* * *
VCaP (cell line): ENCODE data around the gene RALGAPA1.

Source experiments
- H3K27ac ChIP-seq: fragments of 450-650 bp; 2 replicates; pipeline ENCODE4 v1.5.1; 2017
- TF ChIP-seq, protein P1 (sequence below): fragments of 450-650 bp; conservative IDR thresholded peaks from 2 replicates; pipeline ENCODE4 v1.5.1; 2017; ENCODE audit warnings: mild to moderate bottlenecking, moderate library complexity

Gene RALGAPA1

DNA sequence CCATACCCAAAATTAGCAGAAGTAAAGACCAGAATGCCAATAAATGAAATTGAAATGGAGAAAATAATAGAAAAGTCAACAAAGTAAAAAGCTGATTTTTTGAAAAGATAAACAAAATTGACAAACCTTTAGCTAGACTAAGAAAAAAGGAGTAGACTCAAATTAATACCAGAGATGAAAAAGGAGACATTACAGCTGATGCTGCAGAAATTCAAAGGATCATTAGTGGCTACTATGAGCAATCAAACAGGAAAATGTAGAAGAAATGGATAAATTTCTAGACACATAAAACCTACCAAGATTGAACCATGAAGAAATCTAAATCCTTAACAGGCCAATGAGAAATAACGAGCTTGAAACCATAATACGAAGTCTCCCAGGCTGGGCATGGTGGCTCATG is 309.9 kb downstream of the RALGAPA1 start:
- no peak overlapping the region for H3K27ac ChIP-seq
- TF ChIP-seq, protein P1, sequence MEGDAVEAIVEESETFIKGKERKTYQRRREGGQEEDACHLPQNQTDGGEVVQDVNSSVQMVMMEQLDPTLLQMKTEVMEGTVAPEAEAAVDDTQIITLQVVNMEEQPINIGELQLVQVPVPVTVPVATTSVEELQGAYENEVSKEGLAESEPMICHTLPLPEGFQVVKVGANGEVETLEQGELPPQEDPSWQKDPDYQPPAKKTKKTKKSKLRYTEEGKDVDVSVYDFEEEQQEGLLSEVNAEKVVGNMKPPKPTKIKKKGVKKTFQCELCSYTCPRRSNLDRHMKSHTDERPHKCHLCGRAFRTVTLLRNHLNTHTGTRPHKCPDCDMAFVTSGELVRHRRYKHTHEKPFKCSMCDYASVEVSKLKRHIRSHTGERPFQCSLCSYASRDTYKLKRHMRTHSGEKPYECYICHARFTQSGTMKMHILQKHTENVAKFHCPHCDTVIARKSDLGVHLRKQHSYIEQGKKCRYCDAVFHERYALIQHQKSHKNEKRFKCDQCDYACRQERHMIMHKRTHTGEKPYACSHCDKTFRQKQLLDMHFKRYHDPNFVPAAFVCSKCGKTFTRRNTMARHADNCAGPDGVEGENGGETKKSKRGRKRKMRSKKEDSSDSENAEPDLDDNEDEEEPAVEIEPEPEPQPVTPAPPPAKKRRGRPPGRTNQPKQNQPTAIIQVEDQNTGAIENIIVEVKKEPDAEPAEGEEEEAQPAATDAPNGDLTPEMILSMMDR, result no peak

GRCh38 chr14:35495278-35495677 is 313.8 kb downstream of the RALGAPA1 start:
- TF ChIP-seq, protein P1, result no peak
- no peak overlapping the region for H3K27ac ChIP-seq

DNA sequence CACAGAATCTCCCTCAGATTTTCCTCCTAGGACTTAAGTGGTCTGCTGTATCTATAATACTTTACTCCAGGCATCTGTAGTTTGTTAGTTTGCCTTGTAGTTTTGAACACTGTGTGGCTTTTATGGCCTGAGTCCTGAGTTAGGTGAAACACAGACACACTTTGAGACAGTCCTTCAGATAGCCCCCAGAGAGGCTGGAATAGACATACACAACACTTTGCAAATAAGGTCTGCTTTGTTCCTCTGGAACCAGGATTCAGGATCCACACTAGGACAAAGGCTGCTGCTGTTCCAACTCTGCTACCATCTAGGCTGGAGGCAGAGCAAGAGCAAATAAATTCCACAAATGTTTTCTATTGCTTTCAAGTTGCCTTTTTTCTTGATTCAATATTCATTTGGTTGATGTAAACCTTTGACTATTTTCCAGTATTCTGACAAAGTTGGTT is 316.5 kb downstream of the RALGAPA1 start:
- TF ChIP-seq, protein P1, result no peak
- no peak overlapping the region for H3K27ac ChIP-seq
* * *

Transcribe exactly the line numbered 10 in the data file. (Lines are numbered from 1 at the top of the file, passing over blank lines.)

- TF ChIP-seq, protein P1, result no peak